When Monica Fikes graduates with a degree in Agricultural Leadership and Community Education from the College of Agriculture and Life Sciences, she does so acknowledging her own hard work as well as the legacy of her family.

“Although it’s taken longer than I anticipated, I am leaving with a degree that includes my interests and pairs well with my values. I’m excited to work alongside communities of color, reconnecting to the land, creating spaces to live, and to be authentic,” said Fikes, of Alexandria, Virginia. “In the last year, I’ve learned my degree and career path also align with who my ancestors were. One side of my family, in the 1800s, were farmers and blacksmiths. On the other side, they were educators. I’m the sum of many parts and it’s significant to actually see that.”

The path to commencement was not always easy for Fikes. Personal growth and discovery were just as important to her as getting a degree.

“Because of the identities I hold, I was tested here in a way I may not have been elsewhere,” she said. “There were times I wasn't sure if I'd be finishing my degree at Virginia Tech. Blacksburg will always be a special place because I grew so much in the time I’ve spent here. I am more confident in who I am. I see more clearly what I bring to a table. I’m proud of this accomplishment, particularly grateful for the growth and the access to opportunities being a Hokie provided.”

Fikes’ advice to current students as they continue their Virginia Tech journey is, “Be honest with yourself. If something is not working for you, change something, do something. Ask for help even if you don’t know how to articulate it. Sometimes there’s a benefit in simply talking through a process with someone else. And take advantage of all the opportunities on campus to travel the country and abroad!”

Among the highlights of her experience at Virginia Tech, Fikes lists witnessing, with her family, “Sheer Good Fortune: Celebrating Toni Morrison,” a tribute to the acclaimed author and Presidential Medal of Freedom recipient, orchestrated by renowned poet and Virginia Tech’s University Distinguished Professor of English Nikki Giovanni. Another standout memory is missing a flight to Ecuador on a Crop and Soil Science study abroad trip. Fikes also gives a nod to the ginger cookies at Gillies.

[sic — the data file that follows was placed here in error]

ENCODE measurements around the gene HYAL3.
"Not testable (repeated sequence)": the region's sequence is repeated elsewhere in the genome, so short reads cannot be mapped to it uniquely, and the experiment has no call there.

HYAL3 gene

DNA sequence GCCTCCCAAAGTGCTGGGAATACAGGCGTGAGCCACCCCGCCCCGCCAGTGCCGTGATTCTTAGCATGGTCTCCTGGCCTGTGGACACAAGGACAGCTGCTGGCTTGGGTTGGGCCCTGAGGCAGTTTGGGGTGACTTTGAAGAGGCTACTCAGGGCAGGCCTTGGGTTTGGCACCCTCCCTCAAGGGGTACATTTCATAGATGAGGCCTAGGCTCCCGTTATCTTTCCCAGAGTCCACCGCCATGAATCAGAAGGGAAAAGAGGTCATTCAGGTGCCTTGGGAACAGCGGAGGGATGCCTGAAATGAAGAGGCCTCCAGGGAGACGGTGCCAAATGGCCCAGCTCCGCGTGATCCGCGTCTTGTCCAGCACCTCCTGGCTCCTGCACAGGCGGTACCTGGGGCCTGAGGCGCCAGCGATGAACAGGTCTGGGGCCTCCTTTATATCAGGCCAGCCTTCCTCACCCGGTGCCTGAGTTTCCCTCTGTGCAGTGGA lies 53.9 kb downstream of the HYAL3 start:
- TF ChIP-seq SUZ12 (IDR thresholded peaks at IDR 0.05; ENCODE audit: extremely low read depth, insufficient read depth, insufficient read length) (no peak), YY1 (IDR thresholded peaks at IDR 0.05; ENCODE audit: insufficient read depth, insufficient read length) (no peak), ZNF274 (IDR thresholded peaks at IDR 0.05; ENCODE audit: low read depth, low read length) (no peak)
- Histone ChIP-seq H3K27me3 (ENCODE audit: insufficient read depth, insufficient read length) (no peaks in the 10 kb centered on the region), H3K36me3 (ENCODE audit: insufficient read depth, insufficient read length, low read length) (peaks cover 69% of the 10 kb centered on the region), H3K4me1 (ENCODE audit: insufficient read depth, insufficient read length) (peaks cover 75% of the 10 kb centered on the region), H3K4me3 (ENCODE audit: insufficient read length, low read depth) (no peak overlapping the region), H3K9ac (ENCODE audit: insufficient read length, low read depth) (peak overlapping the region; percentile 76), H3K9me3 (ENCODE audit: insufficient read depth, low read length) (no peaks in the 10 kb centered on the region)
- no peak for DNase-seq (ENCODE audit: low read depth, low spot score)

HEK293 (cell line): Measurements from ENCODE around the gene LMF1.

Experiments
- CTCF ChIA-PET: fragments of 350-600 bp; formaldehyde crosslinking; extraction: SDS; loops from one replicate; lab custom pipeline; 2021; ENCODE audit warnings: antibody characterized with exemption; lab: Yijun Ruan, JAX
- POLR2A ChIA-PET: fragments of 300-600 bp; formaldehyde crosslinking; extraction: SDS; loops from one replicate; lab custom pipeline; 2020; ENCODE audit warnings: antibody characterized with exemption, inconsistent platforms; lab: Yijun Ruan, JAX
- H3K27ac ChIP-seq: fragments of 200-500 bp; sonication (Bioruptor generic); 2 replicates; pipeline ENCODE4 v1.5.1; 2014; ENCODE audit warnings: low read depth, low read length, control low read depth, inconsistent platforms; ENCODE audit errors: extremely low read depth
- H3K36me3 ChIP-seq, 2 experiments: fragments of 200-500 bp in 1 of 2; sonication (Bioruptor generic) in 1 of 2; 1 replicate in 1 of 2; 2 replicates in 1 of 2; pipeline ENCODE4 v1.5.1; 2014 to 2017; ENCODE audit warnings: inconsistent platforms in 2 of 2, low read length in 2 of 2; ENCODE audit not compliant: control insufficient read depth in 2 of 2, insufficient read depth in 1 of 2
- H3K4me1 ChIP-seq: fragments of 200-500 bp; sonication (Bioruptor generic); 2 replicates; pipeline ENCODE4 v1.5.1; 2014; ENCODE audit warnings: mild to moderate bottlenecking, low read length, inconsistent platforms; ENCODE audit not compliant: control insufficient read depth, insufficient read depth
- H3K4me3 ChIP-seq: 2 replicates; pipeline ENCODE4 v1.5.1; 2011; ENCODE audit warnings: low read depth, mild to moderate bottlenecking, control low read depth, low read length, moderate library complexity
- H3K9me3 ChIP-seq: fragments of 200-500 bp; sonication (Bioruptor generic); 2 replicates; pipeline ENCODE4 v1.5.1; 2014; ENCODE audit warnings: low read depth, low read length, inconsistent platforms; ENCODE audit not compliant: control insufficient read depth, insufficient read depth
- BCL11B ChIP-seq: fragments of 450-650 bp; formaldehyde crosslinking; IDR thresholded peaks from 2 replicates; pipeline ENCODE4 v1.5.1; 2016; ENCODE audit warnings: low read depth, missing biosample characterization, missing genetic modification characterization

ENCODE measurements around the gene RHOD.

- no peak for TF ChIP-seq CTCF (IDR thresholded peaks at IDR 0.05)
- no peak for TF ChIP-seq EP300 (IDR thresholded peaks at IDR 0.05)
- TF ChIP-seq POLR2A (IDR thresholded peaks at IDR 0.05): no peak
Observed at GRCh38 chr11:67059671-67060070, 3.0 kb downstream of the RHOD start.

What she will miss, she said, is “being able to drop in to spaces around campus to say ‘hi’ to folks I appreciate and admire; the perks of being a student; and the Black Cultural Center and the Cultural and Community Centers staff.”

Kimberly Williams, assistant director of the Black Cultural Center, said Fikes welcomed her to her new position by taking her out to lunch.

“We talked about her experience and love for community, justice, and healing work," Williams said. "Since then, I learned about Monica’s work with community building and social justice, like with her work in Floyd and farming. She brings inspiration, knowledge, patience, honesty, and an unyielding love to her community. Although her voice is soft, her dedication against oppression is loud and direct. I admire her love and kinship she offers to each Black Culture Center student. I wish we had the funding and support to enact her creative ideas! I look forward to her future story.”

Following graduation, Fikes said, “I’m looking forward to working with the soil and contributing to more just food systems while preparing for grad school. I also want to read the works of Nnedi Okorafor, an international award-winning novelist of African-based science fiction, fantasy, and magical realism."

Written by Sandy Broughton.

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